The economic downturn has pushed a further 1.4 million employees below the living wage, according to a new report published by independent think tank …
The economic downturn has pushed a further 1.4 million employees below the living wage, according to a new report published by independent think tank the Resolution Foundation.
Low Pay Britain 2013 reveals 4.8 million people (20 per cent of all employees) earn less than the amount deemed necessary for a basic standard of living. In 2009 this figure was 3.4 million (14 per cent) and it is worrying that the situation has become worse even though we are no longer in the height of the recession.
In the period covered in the report (April 2012) the living wage was calculated at £7.20 outside London and £8.30 in the capital. However, since then it has increased to £7.45 an hour outside London and £8.55 in the capital.
Women, younger workers aged between 16 and 20 and all those working outside London and the south-east are most at risk of being paid below the threshold.
A quarter of all female employees (25 per cent) earned less than the standard amount in 2012, compared to 15 per cent of male employees. Meanwhile, 77 per cent of staff members aged 20 and under earned less than the basic living wage.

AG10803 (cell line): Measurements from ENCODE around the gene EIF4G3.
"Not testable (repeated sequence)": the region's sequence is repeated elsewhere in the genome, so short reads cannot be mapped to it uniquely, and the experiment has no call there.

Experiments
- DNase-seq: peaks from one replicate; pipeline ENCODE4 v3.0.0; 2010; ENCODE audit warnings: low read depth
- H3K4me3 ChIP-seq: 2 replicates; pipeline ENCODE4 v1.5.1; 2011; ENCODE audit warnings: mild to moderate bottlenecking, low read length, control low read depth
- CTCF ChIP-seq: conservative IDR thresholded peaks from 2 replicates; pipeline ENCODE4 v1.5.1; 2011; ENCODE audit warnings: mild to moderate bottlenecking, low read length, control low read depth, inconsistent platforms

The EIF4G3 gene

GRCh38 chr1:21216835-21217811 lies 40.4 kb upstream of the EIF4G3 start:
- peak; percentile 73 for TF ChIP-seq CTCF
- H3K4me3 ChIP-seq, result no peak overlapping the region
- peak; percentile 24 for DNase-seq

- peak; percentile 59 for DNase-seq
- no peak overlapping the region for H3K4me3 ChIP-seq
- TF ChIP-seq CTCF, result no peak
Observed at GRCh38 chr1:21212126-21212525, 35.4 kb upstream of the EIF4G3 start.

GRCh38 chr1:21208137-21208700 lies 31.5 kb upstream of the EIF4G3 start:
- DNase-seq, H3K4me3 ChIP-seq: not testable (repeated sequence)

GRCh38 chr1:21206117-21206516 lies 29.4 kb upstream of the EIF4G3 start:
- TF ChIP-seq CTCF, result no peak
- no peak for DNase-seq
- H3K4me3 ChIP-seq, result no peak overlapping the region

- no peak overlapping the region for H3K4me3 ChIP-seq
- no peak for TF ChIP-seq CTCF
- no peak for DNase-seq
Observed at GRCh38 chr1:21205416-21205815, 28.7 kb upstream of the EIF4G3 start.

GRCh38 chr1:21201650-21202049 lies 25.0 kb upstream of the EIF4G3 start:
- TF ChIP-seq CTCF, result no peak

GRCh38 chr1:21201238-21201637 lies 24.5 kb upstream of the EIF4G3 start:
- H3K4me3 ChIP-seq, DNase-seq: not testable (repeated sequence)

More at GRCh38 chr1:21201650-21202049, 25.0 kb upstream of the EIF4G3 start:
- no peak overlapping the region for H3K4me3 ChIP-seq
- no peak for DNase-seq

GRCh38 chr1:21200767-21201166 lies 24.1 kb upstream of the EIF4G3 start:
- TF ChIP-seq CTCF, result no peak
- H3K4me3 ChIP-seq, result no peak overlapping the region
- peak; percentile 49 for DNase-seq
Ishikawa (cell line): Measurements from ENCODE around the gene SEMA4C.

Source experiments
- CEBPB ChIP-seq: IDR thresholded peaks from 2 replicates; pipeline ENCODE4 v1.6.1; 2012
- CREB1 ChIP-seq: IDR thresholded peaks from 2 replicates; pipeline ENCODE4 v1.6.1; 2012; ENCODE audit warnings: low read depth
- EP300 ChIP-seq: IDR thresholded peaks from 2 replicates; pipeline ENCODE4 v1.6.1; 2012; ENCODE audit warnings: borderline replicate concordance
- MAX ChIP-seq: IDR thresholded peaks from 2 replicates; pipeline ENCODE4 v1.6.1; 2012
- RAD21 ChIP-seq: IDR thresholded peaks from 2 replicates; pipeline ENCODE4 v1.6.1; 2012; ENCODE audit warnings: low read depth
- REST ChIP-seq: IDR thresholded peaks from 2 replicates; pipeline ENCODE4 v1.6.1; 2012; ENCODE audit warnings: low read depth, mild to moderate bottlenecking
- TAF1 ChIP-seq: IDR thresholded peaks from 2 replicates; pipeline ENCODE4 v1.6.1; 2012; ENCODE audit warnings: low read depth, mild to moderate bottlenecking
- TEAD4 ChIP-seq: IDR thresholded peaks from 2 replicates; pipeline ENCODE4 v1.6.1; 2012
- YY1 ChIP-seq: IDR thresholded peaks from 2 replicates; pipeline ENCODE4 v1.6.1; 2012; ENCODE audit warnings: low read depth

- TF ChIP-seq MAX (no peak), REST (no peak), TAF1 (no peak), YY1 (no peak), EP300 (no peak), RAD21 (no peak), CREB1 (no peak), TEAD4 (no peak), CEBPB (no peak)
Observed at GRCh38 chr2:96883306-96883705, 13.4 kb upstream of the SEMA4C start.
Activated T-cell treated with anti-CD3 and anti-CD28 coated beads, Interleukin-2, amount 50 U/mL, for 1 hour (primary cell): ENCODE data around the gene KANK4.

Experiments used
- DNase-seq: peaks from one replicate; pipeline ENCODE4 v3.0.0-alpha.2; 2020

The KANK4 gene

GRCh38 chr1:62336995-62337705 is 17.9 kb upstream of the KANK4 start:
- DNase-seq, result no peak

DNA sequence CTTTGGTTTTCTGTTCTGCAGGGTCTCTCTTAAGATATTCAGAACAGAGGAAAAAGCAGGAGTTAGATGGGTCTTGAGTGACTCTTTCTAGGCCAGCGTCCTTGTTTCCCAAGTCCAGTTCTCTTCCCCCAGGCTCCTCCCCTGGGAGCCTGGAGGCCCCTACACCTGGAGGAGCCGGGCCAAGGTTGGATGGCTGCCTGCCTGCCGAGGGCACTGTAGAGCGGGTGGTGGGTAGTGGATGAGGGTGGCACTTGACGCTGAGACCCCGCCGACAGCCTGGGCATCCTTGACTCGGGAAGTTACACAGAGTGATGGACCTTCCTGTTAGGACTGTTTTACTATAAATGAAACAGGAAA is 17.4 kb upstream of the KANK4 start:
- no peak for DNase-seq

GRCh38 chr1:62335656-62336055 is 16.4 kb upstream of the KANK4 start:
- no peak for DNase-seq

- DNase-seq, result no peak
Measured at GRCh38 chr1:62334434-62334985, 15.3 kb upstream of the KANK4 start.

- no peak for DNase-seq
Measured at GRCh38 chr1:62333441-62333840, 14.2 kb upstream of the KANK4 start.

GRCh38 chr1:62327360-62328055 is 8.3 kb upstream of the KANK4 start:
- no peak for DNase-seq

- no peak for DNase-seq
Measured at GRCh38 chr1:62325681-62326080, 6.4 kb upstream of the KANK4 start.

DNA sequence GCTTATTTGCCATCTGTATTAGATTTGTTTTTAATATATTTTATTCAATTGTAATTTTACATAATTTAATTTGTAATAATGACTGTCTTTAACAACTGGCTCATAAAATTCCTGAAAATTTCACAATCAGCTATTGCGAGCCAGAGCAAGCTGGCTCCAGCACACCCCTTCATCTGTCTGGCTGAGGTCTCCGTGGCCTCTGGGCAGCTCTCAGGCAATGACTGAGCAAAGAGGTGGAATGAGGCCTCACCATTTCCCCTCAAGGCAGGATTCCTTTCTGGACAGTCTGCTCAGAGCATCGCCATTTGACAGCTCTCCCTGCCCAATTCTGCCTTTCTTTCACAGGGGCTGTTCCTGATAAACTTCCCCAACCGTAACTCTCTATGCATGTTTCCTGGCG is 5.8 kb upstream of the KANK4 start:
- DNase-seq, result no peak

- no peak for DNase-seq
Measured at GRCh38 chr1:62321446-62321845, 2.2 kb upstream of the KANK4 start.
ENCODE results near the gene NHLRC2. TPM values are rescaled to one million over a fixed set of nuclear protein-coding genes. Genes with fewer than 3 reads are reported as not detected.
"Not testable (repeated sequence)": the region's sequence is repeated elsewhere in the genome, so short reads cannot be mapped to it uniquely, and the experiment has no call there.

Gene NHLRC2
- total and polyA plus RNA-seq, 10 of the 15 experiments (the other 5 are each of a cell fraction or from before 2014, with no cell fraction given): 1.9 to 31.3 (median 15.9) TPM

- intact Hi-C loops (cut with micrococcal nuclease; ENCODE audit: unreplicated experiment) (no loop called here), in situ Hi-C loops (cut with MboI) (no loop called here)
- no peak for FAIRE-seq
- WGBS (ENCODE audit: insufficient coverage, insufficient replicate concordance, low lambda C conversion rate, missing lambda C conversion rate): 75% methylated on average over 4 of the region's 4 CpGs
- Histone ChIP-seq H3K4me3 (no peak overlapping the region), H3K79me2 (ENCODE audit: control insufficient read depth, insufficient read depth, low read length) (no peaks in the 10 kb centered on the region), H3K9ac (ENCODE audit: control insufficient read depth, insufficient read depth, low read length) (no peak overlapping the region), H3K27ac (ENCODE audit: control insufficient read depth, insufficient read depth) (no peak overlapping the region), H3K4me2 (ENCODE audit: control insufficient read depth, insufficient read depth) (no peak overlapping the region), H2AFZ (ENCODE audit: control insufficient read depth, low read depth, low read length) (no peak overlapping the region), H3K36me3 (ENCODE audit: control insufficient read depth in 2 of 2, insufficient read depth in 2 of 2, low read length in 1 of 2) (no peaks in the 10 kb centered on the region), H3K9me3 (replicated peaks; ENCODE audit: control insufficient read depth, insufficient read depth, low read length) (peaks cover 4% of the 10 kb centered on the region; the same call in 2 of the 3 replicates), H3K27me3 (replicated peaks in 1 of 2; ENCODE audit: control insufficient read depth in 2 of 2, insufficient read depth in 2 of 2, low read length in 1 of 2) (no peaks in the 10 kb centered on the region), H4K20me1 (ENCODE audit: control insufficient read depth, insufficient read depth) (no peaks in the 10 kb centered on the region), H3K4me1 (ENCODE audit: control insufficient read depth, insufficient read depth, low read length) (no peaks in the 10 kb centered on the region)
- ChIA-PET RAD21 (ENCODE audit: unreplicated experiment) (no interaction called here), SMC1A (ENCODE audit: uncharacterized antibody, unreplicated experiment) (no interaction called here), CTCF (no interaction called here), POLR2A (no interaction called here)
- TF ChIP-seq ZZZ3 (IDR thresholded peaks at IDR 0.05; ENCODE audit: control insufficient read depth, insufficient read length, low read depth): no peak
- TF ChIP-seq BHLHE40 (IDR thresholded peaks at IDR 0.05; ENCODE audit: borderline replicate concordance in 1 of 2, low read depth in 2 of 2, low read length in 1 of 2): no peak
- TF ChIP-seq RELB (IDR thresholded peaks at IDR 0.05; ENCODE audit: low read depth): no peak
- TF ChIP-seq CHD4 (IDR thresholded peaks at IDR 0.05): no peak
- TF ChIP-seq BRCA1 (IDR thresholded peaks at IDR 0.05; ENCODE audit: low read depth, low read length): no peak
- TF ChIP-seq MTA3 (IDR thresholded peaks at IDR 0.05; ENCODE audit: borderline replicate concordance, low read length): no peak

Only 16 per cent in the south-east and London were paid below the threshold, compared to almost 23 per cent in Wales and more than 20 per cent in many other parts of the UK.
In terms of sector, employers paying less were mostly in the hotels and restaurants industry, where two in three employees (67 per cent) are in this position. At the other end of the scale, it is least common in public administration and defence, with just two per cent for each.
Interestingly, the report claims there is a two-tier workforce system emerging in the UK, where the lower tier is increasingly characterised by low-paid, low-skilled work that is often temporary, part-time or on a self-employed basis.
The initial evidence suggests that early signs of economic recovery, such as the increase in jobs, have done little to slow this trend with rates of part-time or temporary work among new employees – either those starting or returning to work – remaining high. The median hourly wage for a new employee stood at £8.42 in 2009 and this figure is now just under £8.
Matthew Whittaker, senior economist at the Resolution Foundation and author of the report, said real wages have been flat or declining for most of the working population for a number of years and this has led to more people dropping below the level of the living wage.
“Britain has a sorry story to tell on low pay. Only a handful of our close competitors do worse and the large majority have much lower rates of low pay – sometimes half as much. The challenge for all parties is to find ways of boosting rates of pay, especially for those who earn less, without putting economic growth at risk," he added.
By Joe White